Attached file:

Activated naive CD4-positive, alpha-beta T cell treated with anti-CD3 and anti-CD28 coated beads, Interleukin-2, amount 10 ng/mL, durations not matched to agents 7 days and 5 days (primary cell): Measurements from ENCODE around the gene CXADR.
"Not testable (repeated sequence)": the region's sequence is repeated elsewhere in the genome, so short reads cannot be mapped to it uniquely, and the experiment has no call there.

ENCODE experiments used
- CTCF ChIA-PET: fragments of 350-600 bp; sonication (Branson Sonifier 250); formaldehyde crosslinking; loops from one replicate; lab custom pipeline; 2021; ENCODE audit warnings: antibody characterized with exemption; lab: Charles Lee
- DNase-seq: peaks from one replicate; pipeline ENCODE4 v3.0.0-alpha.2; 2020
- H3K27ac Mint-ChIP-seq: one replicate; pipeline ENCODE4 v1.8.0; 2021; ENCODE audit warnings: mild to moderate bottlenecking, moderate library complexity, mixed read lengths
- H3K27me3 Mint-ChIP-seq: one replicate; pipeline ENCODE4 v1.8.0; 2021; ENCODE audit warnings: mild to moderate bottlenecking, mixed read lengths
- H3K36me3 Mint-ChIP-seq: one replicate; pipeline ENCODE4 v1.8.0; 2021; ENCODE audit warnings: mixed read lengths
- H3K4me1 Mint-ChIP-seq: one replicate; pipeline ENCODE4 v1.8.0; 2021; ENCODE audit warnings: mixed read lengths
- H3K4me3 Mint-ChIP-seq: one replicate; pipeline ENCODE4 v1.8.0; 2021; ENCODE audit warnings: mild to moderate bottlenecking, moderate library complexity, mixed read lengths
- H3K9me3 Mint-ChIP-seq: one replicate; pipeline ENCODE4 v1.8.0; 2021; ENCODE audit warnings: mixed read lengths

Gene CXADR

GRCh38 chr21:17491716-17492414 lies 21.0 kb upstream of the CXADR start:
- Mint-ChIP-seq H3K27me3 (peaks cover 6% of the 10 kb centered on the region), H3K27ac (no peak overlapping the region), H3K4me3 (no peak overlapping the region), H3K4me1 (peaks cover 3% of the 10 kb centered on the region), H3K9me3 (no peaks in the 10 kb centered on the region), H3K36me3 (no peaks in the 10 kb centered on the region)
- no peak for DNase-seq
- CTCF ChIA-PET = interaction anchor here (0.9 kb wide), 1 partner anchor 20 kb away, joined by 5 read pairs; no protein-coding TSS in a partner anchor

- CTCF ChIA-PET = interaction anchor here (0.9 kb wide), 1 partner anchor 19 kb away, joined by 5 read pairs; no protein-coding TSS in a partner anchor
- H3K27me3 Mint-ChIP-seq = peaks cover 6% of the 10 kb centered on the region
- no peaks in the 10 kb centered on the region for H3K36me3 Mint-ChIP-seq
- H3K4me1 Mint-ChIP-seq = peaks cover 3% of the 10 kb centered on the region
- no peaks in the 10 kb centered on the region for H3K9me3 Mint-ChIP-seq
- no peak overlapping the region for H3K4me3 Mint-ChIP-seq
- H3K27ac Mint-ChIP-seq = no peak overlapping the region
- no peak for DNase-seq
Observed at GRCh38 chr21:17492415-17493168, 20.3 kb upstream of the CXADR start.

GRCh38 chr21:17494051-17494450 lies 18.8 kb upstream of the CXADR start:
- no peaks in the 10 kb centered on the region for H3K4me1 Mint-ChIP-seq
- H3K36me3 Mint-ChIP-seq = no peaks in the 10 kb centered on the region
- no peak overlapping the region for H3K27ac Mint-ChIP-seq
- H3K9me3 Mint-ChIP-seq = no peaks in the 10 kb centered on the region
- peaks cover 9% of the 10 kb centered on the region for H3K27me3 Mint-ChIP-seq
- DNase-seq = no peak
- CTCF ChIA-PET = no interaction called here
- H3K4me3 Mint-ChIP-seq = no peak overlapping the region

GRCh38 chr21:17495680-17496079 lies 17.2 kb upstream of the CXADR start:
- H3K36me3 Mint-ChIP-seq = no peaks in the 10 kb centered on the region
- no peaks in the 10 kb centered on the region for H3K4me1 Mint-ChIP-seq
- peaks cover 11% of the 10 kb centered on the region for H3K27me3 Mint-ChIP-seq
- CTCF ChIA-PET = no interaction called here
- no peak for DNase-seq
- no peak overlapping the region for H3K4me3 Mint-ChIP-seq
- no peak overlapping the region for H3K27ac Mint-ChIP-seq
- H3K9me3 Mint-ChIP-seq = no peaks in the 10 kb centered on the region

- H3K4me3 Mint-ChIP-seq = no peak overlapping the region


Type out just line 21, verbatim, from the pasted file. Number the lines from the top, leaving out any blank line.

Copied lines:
- no peaks in the 10 kb centered on the region for H3K9me3 Mint-ChIP-seq